In the initial meetings, the product and component managers will meet with the sponsors and stakeholders to determine what their goals for the project are and what business processes will either be improved or created. This is the conceptualization stage. The meetings with the sponsors and stakeholders should not discuss how any of the goals will be achieved, only what the goals are and why they are important. Milestones, which represent the accomplishment of goals, should define measures of success.
The questions that should be answered by the end of this process are:
> What are the needs of the business?
> What are the business processes that fulfill these business needs?
> What business processes might exist in the future to meet the business needs?
> Why are these business processes important to the corporation?
> How can these business processes be improved?
> What are the good and bad aspects of the business processes?
> What are the goals of the senior management?
The sponsor should lead the first meeting and begin with an explanation of the meeting and how it will be run. Once this is done, everyone should introduce themselves and their roles in the project. Some means should be provided to record the meeting in a way that all of the people attending can see summaries of what has been discussed. Either use large white paper or some way to project the notes onto a screen visible to all the participants. The product manager should assist the sponsor in running the meeting, keeping things on track and moving along. Each meeting should not extend much beyond half a day.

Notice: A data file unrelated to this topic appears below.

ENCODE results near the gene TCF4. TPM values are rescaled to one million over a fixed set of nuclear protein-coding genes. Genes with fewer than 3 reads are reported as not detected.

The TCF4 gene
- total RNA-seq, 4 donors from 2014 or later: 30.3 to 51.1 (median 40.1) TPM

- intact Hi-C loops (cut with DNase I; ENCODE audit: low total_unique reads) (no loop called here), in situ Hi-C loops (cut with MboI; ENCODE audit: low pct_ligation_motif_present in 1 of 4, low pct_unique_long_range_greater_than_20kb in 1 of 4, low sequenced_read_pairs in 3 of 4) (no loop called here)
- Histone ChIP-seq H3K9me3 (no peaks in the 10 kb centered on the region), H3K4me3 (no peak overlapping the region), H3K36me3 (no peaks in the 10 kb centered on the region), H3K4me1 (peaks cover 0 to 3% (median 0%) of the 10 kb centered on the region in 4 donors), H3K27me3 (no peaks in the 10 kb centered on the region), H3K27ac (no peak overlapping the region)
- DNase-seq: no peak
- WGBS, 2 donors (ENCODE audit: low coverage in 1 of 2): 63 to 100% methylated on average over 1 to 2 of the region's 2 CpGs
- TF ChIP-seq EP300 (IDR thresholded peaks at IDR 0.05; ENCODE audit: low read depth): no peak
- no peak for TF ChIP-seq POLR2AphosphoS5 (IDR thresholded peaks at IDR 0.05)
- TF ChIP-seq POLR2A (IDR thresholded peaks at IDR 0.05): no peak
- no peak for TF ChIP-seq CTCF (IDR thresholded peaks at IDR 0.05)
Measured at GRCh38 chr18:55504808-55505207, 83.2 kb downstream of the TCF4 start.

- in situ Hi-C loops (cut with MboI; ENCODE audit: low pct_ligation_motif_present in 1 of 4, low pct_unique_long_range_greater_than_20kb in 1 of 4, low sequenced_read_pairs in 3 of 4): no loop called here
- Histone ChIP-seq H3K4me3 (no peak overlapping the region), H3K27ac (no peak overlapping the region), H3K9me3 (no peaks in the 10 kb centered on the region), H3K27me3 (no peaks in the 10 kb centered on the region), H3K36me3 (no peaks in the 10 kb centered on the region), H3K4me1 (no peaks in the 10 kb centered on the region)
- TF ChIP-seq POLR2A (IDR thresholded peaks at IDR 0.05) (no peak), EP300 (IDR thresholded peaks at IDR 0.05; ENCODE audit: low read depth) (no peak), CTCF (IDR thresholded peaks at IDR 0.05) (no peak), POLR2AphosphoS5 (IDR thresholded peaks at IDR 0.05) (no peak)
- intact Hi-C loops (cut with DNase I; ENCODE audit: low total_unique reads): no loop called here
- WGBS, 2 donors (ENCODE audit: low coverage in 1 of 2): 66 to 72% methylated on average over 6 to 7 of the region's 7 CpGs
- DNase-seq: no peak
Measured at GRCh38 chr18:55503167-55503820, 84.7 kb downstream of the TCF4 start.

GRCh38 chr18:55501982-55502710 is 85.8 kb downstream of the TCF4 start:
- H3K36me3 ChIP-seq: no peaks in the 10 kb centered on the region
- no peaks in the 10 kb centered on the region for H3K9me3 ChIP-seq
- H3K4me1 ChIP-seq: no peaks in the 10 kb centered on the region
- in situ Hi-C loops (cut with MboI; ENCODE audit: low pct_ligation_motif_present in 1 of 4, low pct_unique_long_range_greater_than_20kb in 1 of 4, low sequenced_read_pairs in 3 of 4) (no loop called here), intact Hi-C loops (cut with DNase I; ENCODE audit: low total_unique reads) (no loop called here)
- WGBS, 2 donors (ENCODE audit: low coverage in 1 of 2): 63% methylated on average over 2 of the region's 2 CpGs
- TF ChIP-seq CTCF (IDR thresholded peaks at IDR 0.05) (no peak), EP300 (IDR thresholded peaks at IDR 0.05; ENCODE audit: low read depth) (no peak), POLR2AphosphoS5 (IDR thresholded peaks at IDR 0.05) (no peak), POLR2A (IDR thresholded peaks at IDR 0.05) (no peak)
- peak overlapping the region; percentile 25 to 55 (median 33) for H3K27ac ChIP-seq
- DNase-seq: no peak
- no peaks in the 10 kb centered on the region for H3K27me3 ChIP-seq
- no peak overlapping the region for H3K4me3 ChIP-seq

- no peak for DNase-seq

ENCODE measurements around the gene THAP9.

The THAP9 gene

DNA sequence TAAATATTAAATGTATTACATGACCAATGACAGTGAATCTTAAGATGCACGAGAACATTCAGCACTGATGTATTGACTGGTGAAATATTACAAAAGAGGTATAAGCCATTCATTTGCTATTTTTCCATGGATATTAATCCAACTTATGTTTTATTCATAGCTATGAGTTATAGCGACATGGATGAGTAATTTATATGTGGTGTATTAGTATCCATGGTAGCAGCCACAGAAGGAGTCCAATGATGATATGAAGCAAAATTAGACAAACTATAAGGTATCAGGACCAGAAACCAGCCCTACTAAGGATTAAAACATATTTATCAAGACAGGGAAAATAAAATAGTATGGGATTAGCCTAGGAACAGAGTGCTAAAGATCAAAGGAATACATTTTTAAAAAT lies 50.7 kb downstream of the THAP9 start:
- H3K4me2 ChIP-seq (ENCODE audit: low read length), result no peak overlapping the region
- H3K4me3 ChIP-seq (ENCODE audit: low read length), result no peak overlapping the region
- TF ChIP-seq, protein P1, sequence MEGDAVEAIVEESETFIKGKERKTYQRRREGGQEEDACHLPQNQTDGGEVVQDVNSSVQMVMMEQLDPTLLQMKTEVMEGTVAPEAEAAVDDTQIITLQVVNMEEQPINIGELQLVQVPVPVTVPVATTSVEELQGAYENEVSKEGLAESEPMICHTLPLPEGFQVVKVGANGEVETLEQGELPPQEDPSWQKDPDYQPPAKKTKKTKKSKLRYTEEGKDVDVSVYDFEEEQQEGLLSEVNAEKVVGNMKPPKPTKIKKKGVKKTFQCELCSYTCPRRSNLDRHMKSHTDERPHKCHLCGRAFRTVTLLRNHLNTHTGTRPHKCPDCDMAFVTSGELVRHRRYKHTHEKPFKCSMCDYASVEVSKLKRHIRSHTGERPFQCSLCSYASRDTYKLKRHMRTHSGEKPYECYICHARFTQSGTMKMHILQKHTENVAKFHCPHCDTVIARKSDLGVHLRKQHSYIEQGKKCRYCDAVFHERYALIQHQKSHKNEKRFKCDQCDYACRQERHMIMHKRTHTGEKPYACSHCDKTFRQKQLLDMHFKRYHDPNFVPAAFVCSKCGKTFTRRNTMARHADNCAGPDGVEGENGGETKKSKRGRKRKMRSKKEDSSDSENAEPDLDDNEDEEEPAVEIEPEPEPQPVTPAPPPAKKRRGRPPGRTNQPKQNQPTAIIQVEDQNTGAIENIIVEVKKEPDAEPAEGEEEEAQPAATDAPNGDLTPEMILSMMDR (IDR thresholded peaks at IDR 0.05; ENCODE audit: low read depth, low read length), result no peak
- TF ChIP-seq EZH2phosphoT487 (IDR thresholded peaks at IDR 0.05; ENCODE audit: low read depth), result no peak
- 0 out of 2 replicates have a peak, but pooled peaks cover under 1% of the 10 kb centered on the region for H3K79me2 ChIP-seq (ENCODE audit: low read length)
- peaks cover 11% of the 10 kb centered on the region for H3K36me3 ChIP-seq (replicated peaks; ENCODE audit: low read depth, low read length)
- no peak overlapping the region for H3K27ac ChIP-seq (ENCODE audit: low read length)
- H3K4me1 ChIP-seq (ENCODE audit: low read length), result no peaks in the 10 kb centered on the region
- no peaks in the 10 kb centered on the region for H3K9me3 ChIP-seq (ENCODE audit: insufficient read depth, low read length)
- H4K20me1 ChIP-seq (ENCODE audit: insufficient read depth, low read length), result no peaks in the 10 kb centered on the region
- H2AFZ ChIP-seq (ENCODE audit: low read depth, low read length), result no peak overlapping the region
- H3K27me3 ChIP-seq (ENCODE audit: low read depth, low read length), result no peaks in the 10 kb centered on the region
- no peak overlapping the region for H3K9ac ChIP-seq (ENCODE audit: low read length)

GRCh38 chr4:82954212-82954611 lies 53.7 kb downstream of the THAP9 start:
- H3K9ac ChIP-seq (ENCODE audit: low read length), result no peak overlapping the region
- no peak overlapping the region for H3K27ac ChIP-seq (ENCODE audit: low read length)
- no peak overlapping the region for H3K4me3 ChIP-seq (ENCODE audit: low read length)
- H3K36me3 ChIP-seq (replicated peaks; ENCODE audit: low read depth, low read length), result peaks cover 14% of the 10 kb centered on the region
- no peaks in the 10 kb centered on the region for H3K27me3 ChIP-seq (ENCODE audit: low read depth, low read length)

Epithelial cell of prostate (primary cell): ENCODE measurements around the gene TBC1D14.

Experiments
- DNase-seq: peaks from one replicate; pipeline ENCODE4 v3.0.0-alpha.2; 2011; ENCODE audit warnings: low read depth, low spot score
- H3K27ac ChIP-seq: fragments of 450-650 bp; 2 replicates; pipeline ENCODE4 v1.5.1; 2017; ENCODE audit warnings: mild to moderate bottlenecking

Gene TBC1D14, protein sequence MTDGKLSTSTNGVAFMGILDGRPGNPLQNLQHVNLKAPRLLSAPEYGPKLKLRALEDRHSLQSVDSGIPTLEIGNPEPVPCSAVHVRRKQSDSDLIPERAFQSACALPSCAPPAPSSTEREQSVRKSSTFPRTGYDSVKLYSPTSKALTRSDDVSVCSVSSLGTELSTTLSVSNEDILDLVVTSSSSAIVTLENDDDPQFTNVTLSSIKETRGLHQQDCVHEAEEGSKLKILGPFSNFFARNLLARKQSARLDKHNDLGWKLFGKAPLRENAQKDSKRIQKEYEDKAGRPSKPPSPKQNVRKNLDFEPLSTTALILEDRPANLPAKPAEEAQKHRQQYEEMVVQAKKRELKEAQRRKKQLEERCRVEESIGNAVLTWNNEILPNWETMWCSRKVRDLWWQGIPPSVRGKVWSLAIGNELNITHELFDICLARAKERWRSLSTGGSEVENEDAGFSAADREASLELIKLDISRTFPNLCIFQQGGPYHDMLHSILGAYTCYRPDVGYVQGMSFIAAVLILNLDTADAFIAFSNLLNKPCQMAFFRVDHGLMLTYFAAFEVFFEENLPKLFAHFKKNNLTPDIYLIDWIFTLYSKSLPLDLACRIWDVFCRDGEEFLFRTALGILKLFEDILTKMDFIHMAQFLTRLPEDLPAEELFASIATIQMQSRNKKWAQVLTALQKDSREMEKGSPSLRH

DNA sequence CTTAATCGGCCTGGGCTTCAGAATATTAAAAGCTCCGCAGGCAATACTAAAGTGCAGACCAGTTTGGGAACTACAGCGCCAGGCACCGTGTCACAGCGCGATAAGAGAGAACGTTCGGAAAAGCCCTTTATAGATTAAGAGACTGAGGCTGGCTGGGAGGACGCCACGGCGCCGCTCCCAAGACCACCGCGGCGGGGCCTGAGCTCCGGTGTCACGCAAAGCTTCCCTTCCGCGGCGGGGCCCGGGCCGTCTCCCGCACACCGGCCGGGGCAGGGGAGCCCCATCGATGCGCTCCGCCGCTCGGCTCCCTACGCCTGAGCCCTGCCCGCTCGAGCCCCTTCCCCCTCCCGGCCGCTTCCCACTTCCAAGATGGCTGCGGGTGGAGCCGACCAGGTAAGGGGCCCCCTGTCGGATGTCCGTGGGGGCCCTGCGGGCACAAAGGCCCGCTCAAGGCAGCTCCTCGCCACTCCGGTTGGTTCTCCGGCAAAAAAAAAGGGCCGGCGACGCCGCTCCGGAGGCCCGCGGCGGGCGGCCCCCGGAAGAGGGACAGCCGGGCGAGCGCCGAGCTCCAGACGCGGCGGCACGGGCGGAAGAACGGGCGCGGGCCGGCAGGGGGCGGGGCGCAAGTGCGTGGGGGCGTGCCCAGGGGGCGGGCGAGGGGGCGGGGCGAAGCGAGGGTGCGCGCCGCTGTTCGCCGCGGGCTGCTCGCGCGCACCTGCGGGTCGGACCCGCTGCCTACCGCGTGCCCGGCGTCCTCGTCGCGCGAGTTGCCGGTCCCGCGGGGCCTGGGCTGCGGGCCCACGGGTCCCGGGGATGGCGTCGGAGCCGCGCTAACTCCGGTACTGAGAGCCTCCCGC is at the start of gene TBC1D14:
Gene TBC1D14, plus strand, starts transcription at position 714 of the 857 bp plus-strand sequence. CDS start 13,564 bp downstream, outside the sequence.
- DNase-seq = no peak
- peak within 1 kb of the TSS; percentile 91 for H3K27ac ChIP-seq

The focus of this meeting is defining the project's goals and prioritizing the goals. Prioritizing goals is not as difficult as most people think. We will divide goals into three classifications of priority: high, medium and low. High priority goals are the ones that we must do for the project to be successful. If we cannot accomplish our high priority goals, there is no reason for doing the project. Medium level goals add value to the project and make the business process more efficient, but they do not have to be in the scope of the first few cycles of the project. Low priority goals usually are some unneeded feature someone would like to be added on, and usually are not included in the project. Low priority goals will add little to the efficiency of the business process.
Was this article helpful?